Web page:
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Publication numberUS7956620 B2
Publication typeGrant
Application numberUS 12/540,190
Publication dateJun 7, 2011
Filing dateAug 12, 2009
Priority dateAug 12, 2009
Fee statusPaid
Also published asCA2713004A1, EP2283788A1, EP2283788B1, US8624606, US20110037484, US20110204903
Publication number12540190, 540190, US 7956620 B2, US 7956620B2, US-B2-7956620, US7956620 B2, US7956620B2
InventorsJames A. Gilbert
Original AssigneeTyco Healthcare Group Lp
Export CitationBiBTeX, EndNote, RefMan
External Links: USPTO, USPTO Assignment, Espacenet
System and method for augmented impedance sensing
US 7956620 B2
Abstract
An impedance monitoring circuit for an electrosurgical generator is disclosed. The monitoring circuit includes an isolation transformer coupled to at least one of an active terminal and a return terminal of an electrosurgical generator, wherein the isolation transformer includes a primary winding coupled to a reference resistor and a secondary winding coupled to a load. The monitoring circuit also includes a driver configured to transmit a sensor signal to the reference resistor and the load, a primary converter coupled to the reference resistor and the load and configured to detect a primary converted signal as a function of the sensor signal passing through the reference resistor and the load. The monitoring circuit further includes a secondary converter coupled to the driver and configured to detect a secondary converted signal as a function of the sensor signal prior to passing through the reference resistor and the load and a controller configured to determine a fault condition based on the primary and secondary converted signals.
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Claims(18)
1. An impedance monitoring circuit for an electrosurgical generator, the monitoring circuit comprising:
an isolation transformer coupled to at least one of an active terminal and a return terminal of an electrosurgical generator, wherein the isolation transformer includes a primary winding coupled to a reference resistor and a secondary winding coupled to a load;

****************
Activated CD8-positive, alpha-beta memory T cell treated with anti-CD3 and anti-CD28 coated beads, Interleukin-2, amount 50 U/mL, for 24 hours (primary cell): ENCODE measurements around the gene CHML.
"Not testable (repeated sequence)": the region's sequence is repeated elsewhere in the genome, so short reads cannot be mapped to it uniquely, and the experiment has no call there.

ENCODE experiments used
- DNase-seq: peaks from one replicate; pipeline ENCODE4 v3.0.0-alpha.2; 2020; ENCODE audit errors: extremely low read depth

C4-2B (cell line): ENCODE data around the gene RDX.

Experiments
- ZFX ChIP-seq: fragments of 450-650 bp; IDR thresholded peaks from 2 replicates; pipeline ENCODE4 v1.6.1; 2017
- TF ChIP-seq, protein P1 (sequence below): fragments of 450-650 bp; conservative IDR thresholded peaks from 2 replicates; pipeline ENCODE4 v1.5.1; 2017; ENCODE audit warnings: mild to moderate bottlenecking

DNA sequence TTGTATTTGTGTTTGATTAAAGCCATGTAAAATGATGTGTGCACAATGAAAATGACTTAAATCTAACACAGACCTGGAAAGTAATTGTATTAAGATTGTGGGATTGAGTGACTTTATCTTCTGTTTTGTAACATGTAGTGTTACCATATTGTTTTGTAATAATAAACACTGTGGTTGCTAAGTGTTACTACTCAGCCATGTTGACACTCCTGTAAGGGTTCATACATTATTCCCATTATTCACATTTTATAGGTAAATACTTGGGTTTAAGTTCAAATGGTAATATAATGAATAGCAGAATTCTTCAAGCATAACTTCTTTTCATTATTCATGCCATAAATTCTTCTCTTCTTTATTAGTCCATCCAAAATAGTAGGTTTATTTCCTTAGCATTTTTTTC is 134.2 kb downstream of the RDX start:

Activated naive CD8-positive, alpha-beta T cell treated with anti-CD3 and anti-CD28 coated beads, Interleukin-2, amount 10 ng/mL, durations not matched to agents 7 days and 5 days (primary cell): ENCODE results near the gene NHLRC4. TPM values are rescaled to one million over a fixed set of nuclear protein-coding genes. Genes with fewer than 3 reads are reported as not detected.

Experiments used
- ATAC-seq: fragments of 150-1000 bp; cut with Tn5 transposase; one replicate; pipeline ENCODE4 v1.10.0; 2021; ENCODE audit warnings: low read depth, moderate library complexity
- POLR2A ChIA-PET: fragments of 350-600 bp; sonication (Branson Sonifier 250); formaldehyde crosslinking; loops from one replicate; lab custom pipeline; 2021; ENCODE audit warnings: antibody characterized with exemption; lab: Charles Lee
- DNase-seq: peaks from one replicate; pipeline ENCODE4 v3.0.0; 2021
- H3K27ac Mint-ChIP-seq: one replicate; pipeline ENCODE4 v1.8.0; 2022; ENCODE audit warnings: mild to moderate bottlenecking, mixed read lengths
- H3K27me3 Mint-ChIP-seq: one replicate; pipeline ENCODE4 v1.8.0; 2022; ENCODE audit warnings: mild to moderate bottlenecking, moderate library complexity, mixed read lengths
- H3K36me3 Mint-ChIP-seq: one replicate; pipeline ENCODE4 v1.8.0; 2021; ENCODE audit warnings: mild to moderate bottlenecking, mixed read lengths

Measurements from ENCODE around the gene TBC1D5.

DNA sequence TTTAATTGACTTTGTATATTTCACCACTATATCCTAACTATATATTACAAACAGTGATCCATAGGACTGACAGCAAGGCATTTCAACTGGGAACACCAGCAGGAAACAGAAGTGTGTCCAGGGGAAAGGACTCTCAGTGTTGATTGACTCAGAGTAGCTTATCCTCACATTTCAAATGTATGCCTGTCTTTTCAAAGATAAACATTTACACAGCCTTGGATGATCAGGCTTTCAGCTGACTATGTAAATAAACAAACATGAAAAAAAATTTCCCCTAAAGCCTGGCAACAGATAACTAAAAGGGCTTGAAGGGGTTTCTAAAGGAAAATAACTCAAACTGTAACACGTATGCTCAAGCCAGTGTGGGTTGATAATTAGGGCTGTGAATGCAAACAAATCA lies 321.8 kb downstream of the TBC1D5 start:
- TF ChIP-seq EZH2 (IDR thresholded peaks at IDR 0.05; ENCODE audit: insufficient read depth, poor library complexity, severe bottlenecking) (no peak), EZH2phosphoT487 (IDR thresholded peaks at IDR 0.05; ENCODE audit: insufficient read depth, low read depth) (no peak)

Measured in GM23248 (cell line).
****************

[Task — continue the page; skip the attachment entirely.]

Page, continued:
a driver configured to transmit a sensor signal to the reference resistor and the load;
a primary converter coupled to the reference resistor and the load and configured to detect a primary converted signal as a function of the sensor signal passing through the reference resistor and the load;
a secondary converter coupled to the driver and configured to detect a secondary converted signal as a function of the sensor signal prior to passing through the reference resistor and the load; and
a controller including a preprogrammed offset value, wherein the controller is configured to determine a fault condition based on the primary and secondary converted signals and the offset value.
2. The impedance monitoring circuit according to claim 1, wherein the driver is a level shifter driver chip coupled to an oscillator configured to supply an oscillator signal thereto, and wherein the driver is configured to increase at least one of voltage and current of the oscillator signal.
3. The impedance monitoring circuit according to claim 2, wherein the controller is configured to determine existence of a fault condition with at least one of the driver and the oscillator when an amplitude of both of the primary and secondary converted signals is approximately 0 V.
4. The impedance monitoring circuit according to claim 2, wherein the controller is configured to determine existence of a short circuit condition when an amplitude of the primary converted signal is approximately 0 V.
5. The impedance monitoring circuit according to claim 1, wherein the reference resistor has a predetermined resistance from 1 kΩ to 10 kΩ.
6. The impedance monitoring circuit according to claim 5, wherein the controller is configured to determine existence of an open circuit condition when a resistance of the load is larger than the predetermined resistance of the reference resistor.
7. An impedance monitoring circuit for an electrosurgical generator, the monitoring circuit comprising:
an isolation transformer coupled to at least one of an active terminal and a return terminal of an electrosurgical generator, wherein the isolation transformer includes a primary winding coupled to a reference resistor and a secondary winding coupled to a load;
a driver configured to transmit a sensor signal to the reference resistor and the load;
a primary converter coupled to the reference resistor and the load and configured to detect a primary converted signal as a function of the sensor signal passing through the reference resistor and the load;
a secondary converter coupled to the driver and configured to detect a secondary converted signal as a function of the sensor signal prior to passing through the reference resistor and the load; and
a controller configured to determine a fault condition based on the primary and secondary converted signals.
8. The impedance monitoring circuit according to claim 7, wherein the driver is a level shifter driver chip coupled to an oscillator configured to supply an oscillator signal thereto, and wherein the driver is configured to increase at least one of voltage and current of the oscillator signal.